Culture of Desire: Orientalism in pop culture

Dublin, Ireland – Today more than ever, we are living in an increasingly globalized world. Not only is business and finance globalized but so is culture. Although people from all nations and cultures have the same basic universal needs and wants, we still live in a world where we can only make sense of it by looking at the world through the lens of our own culture.

When we are faced with a new set of cultural ques that we have not been introduced to, we are often left bewildered and we make sense of this ‘other’ world with the use of our own cultural bias projected onto it. This is what the academic world calls ‘Orientalism’, and it has a lot of relevancy today, not only of the perception of the ‘East’, but also in our pop culture.

The Term ‘Orientalism’ can be simplified down to a fantasizing about going abroad to a new country with new people and reinventing yourself through imitation of the host nations culture. From Native Americans, Arabs and the Japanese, the culture of these people are often envisioned differently by most people in the West than what they really are. One of the best mediums to see this is in film. A good example of this that many people can relate to is Disney’s 1992 Aladdin. At the start of the film, we are greeted with the line

“I come from a land, from a faraway land, where the caravan camels roam. Where they cut off your ear If they don’t like your face. It’s barbaric, but hey it’s home”

Already, the film paints a barbaric image of the people in the Middle-East. Going further through the film, the hero Aladdin and Princess Jasmine have American accents and during their first encounter the Princess Jasmine nearly has her armed cut off for stealing. The character accusing and threatening Princess Jasmine with mutilation has an almost stereotypical Middle-Easterner accent, showing that the civilized rational people are Americanized while locals with foreign accents are evil.

Another good example is The Last Samurai, where a white man is able to adopt the culture of the natives and become more native than the natives themselves, and bring them to victory with his superior knowledge. Tom Cruise, in his part, is an alcoholic former American soldier who adopts Japanese Samurai culture, and through this ‘Eastern Knowledge and land’ he finds some type of spiritual peace. Of course this notion of ‘Eastern’ philosophy and lifestyle are inherently better because they are not tainted by the modern world is in itself a very condescending notion. It is a detrimental world view which portrays other cultures to be irrational and to be beasts of a spiritual nature, even if that beast is barbaric, it is still interesting.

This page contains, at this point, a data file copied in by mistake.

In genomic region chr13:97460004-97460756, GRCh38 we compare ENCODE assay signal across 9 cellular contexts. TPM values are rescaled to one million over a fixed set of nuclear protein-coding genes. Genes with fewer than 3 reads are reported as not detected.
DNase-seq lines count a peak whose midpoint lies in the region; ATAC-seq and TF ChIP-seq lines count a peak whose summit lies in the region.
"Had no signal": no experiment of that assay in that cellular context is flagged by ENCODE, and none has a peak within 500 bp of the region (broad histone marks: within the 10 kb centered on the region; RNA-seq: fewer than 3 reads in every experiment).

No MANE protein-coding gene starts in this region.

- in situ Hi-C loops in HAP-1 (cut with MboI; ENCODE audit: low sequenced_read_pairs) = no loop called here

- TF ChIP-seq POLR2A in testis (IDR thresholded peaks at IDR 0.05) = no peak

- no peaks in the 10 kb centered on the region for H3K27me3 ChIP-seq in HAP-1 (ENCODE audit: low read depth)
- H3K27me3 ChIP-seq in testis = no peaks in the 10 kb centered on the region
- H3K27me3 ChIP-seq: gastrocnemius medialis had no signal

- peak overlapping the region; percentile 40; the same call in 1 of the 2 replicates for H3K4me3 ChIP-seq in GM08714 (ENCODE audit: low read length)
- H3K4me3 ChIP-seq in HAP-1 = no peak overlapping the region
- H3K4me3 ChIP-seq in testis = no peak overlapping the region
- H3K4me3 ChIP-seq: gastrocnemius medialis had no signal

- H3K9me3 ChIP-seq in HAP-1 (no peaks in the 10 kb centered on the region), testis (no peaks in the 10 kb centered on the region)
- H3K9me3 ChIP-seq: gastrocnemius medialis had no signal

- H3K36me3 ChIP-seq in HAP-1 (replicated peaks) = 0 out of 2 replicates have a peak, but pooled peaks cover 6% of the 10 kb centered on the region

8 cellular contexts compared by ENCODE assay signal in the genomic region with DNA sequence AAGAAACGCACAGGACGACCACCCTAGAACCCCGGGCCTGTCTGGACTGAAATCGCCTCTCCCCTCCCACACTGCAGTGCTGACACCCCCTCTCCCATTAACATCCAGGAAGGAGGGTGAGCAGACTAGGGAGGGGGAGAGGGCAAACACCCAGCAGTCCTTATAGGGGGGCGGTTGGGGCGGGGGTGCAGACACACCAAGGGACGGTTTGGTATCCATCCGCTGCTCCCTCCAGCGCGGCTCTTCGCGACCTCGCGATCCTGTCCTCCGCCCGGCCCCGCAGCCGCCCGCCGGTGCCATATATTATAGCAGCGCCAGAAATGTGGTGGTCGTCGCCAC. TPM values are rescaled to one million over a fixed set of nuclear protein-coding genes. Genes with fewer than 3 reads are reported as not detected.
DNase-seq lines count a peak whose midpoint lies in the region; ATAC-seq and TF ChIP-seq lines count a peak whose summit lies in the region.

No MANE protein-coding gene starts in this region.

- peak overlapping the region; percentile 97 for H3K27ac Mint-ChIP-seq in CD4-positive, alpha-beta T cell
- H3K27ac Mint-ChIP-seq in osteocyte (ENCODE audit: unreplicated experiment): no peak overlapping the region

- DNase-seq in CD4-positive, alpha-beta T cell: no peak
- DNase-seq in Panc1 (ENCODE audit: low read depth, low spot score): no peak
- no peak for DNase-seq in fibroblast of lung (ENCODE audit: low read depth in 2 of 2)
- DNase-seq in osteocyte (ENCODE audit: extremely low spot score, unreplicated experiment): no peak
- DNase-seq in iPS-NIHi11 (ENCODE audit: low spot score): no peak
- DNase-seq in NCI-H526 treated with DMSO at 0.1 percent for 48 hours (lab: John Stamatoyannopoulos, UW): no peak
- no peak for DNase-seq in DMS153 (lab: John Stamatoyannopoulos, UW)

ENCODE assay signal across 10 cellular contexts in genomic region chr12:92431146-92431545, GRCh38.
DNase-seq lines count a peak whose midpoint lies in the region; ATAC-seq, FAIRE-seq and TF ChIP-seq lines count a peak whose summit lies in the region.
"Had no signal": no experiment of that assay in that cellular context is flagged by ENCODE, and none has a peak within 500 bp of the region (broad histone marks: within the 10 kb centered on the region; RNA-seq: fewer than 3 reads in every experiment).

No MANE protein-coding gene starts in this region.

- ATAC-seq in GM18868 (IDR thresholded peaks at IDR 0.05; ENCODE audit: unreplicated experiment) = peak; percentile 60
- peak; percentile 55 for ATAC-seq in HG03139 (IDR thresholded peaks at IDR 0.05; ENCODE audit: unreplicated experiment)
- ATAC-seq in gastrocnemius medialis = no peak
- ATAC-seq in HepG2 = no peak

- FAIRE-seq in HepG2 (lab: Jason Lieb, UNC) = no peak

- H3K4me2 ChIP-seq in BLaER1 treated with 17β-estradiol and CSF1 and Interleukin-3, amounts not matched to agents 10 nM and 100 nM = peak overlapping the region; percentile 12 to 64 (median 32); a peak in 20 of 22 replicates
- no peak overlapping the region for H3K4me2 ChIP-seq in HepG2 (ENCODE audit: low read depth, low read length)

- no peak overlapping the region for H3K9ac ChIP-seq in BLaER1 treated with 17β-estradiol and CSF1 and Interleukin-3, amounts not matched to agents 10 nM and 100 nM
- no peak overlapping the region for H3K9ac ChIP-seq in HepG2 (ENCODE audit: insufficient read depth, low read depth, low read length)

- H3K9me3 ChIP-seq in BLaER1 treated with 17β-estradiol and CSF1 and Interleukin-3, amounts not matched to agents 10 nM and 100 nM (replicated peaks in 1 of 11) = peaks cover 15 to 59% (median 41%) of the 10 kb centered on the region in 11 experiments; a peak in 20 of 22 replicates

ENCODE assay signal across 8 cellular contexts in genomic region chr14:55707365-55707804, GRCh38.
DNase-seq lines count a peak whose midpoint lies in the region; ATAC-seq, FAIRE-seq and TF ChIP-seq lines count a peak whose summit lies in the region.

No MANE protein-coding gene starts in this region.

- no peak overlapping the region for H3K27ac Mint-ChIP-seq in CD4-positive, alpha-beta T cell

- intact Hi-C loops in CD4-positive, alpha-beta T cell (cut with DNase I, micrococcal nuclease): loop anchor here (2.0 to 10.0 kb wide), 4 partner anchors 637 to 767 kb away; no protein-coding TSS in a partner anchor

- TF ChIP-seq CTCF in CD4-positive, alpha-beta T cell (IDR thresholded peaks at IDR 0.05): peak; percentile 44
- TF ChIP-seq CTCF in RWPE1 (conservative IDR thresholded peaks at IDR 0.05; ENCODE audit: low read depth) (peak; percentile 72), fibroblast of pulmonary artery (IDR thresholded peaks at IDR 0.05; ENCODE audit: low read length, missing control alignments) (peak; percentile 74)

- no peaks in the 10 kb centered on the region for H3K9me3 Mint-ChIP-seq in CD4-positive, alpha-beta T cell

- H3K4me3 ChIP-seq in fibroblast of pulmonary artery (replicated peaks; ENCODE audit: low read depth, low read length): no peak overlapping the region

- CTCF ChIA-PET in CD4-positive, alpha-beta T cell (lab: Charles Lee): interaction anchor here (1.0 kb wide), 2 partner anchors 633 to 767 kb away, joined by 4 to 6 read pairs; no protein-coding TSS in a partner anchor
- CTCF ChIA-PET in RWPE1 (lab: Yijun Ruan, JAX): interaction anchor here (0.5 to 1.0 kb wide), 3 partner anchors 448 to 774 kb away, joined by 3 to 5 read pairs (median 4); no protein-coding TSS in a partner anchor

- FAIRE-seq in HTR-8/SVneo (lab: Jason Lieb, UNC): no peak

It has to be said for every person who dreams of a journey through India, China or Japan to find their desire, there is an equal and opposite amount of people in those countries who view Europe and America in the same light. It all goes back to a projection of ‘Fantasy’ that strips a culture and people of their humanity, and instead of being accepted for who they are, their image is distorted into the desired image that the person from the outside wants.

Lost in Translation is perhaps one of the best films with blurs the lines of Orientalism in it’s traditional form. Usually the tale of a Westerner going to Asia sounds like the lyrics of Al Stewarts 70s hit ‘The Year of the Cat’. Lost in Translation used Japan as a symbol of the Charlotte and Bob Harris’s confusion of life. Japan to them is the equivalent of being in a constant state of insomnia, both physically and mentally and it is only matched by the oddities that surrounds them. They both eventually find solace in each other and come to terms in some small way with being stuck in life and leave Japan. Although it isn’t a conventional film for the study of Orientalism, the film still uses Japan and the Japanese as little more than props to progress the plot and it cannot be ignored.

A lot of this goes back to fantasy theory by Jaqcues Lacan and is often used by Slavoj Žižek in his lectures and work. Žižek uses the example of a man who decides to cheat on his wife. He thinks by having a mistress he will bring new energy to his life and he desires this woman day and night. Of course his wife finds out and leaves him and now his desire and fantasy of having this woman is a reality, but he finally realizes he never wanted her in the first place. Such an example spells out that it is desirable to have a desire, but it is never desirable to get it. It is an odd catch 22 about being human. This is perhaps why many people find their fantasies and dreams never live up to the hype. Moving to a faraway land of new people and cultures seems like an adventure. At home we may turn the foreign land into an object of desire, devoid of all humanity and truth.

Ultimately when we arrive to this land, there can be either a total rejection of the people and culture which can itself in the traveller becoming irritated and angry by their fantasy not being real, or a traveller will still continue to view their surroundings as their fantasy. It is important to view a culture and people who they are and not what we want them to be. Even in this globalized world, no one culture is superior to another. One that note, remember, cultures are like roads, which split into different directions, but their destination will always be the same, understanding. This understanding is used to make sense of the world around us and where we belong in it.

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